I wish I were able to manipulate facts like the present administration and make myself believe that I have a million dollars in my bank account.
That's too much of a stretch for me but not for the government. They have now developed a new set of criteria for figuring out the GNP and the economy's rate of growth over each quarter.
According to a story by Neal Asbury in Money News, the administration has changed the rules it uses to calculate economic growth.
The author's analogy is of a blackjack player being dealt an ace and jack of spades and quickly declaring blackjack, but then the dealer states that the winning hand is now 30 and they lose.
This is the kind of chicanery that the administration is beginning to use to "cook the books" to make the economy look better that it is.
From now on the Bureau of Economic Analysis will include money earned from creative works, including movies, television shows, books, theater and music.
In addition, money spent on research and development, which was previously considered a cost of doing business, will now be included.
This fits right in to the administrations mantra that people who stopped looking for work were no longer considered unemployed, thus lowering the unemployment rate while 25 million people are still unemployed or underemployed.
Extrapolating that thought, when everyone stops looking for gainful employment the unemployment rate will be zero.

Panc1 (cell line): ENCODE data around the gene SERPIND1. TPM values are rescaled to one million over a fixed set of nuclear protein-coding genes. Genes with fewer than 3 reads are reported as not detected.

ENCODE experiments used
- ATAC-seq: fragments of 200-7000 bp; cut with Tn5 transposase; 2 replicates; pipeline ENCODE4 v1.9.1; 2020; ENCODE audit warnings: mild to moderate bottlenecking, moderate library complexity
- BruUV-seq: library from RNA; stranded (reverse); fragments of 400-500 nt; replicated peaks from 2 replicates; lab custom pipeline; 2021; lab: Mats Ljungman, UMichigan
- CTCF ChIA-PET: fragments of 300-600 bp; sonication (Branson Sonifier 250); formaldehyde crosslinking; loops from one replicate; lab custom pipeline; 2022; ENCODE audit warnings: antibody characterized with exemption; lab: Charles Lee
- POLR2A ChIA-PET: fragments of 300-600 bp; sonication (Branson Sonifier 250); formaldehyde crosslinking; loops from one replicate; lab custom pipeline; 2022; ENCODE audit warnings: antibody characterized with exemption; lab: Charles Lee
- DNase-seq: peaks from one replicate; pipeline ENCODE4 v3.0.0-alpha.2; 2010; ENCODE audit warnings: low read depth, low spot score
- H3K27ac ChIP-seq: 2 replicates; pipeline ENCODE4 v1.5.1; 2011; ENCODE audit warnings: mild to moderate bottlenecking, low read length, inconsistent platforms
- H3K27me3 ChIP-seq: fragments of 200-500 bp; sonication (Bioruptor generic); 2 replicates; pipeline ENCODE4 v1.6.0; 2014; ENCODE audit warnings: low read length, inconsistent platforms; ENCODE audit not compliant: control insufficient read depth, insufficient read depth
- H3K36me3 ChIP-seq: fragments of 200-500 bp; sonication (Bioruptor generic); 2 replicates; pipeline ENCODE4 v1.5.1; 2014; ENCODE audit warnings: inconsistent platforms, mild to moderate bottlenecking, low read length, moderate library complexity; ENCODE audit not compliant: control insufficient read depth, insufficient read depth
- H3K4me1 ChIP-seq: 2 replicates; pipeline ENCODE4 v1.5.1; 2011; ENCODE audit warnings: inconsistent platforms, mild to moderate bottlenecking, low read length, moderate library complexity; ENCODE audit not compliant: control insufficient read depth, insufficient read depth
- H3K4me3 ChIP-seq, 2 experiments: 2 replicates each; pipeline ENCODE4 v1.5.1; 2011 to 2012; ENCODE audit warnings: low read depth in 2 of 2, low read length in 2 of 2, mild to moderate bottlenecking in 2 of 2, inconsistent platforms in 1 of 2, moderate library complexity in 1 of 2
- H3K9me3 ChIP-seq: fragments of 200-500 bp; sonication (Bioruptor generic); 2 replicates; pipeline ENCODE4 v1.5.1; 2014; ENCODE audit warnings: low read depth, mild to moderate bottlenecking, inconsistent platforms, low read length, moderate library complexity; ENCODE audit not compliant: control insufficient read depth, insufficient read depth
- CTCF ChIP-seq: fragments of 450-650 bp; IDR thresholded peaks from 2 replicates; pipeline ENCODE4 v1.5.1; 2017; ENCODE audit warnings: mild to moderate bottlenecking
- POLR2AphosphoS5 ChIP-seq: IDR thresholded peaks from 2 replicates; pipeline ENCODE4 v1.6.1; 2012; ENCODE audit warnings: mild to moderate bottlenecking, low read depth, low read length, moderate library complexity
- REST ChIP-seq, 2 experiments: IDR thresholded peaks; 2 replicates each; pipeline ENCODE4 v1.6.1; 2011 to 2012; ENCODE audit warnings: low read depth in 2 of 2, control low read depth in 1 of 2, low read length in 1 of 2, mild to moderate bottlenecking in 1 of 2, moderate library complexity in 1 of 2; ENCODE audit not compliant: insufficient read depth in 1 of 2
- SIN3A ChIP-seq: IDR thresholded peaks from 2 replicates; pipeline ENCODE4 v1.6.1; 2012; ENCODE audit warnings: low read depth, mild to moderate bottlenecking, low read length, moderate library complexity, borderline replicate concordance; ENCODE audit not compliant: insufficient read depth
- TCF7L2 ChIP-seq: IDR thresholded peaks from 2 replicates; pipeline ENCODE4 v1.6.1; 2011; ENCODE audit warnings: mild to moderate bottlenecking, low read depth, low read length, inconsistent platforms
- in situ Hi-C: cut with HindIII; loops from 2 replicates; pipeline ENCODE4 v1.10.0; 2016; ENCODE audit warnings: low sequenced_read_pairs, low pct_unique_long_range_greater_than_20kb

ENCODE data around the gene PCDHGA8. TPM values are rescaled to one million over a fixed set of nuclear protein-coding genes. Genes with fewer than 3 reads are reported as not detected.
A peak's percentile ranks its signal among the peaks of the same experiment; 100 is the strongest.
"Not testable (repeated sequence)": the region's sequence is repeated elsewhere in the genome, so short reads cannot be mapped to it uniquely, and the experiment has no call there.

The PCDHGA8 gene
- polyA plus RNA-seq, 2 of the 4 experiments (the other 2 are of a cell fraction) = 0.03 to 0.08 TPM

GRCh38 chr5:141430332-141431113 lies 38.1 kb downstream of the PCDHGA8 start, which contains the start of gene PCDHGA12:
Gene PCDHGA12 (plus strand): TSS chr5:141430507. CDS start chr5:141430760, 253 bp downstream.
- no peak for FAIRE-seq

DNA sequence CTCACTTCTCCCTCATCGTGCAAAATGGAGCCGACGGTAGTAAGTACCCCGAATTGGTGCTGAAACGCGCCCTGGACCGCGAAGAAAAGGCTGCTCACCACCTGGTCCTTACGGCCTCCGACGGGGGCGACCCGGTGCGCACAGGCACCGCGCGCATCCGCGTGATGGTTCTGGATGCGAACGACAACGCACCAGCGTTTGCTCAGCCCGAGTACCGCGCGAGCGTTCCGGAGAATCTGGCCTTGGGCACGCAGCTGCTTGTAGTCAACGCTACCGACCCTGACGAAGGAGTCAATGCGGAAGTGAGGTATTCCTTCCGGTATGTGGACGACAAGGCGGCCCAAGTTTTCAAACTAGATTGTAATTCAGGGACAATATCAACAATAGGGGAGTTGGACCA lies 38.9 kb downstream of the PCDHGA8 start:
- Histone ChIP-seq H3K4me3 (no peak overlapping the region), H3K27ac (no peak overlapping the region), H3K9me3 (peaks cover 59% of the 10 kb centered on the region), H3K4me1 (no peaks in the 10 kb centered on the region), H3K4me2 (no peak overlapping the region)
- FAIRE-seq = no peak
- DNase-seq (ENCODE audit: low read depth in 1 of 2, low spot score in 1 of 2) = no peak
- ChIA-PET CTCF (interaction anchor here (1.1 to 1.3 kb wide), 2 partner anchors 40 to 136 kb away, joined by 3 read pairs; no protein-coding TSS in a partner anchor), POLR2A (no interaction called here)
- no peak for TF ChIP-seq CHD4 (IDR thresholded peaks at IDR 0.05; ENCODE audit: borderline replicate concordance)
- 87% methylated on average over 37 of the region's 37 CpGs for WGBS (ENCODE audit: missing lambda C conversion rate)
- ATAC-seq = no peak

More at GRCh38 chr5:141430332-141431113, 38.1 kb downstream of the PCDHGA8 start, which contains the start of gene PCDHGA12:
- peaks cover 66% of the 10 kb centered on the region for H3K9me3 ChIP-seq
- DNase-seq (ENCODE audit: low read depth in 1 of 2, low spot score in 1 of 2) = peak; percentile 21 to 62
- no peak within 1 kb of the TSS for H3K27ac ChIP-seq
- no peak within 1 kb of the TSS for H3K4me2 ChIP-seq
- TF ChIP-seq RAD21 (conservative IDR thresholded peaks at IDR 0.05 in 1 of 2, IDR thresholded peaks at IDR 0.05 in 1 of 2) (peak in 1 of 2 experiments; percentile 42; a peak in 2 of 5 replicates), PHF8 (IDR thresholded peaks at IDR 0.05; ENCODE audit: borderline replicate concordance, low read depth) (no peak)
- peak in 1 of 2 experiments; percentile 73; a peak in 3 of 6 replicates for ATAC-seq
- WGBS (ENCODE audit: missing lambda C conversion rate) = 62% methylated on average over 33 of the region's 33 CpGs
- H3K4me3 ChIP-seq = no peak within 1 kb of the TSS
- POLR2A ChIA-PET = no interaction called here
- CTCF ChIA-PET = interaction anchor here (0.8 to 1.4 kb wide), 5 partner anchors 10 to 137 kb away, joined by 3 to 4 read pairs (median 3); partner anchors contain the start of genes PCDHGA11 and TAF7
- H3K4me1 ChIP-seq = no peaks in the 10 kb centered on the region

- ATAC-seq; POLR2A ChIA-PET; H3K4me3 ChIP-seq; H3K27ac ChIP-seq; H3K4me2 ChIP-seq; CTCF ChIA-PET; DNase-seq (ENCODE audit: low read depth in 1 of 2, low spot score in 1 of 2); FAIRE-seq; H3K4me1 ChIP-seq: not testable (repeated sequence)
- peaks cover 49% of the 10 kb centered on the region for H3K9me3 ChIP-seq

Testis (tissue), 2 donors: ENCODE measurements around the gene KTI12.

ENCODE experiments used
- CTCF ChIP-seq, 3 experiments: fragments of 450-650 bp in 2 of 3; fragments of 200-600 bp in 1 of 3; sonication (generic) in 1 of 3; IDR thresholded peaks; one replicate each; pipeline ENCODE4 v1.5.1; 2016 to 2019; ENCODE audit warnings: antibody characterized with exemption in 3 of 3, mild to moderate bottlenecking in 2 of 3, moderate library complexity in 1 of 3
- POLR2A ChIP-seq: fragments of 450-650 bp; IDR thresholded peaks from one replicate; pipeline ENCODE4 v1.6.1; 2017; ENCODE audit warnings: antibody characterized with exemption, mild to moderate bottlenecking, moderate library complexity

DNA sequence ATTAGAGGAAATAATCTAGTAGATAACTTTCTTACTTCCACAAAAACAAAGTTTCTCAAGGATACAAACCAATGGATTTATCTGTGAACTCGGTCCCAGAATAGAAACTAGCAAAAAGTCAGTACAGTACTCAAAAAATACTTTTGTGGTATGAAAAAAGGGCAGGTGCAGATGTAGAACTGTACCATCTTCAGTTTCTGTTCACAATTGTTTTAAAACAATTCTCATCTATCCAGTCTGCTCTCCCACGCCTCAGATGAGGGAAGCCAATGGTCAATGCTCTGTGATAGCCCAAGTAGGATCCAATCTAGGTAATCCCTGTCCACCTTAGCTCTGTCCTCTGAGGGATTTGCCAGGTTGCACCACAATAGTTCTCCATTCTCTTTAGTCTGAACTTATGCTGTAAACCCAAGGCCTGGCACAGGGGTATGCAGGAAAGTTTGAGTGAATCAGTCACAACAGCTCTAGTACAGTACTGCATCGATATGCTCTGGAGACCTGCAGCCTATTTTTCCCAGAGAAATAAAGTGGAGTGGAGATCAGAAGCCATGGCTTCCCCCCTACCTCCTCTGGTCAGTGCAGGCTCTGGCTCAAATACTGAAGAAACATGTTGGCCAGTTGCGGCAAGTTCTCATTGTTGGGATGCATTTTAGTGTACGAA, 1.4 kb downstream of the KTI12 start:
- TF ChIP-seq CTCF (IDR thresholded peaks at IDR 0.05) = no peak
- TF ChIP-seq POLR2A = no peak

After every set of numbers is announced, the administration goes back later to recalculate them because of some discrepancies.
Hence 30 now becomes the winning score in blackjack!
However, now the new calculation is based on the value of U.S. intellectual property, which is under attack by China, Russia and India.
It is claimed that China is responsible for 80 percent of IP theft, which equates to $300 billion a year.
The attack on IP poses a significant threat to U. S. economic growth. At least 18 million Americans are employed in IP related industries and it is estimated that 750,000 jobs are lost due to IP theft.
According to Mr. Asbury, IP related industries account for over one-third of GDP.
The U.S. IP is currently valued at approximately $5.5 trillion and accounts for more than half of all U.S. exports and drives 40 percent of our economic growth.
Reports by independent groups fault the administration for not taking aggressive action to stem the tide of IP theft.
Once again, by not taking a stand to take action to curb IP theft, what the administration does is change the numbers.
Once again 30 equals 21; or does it?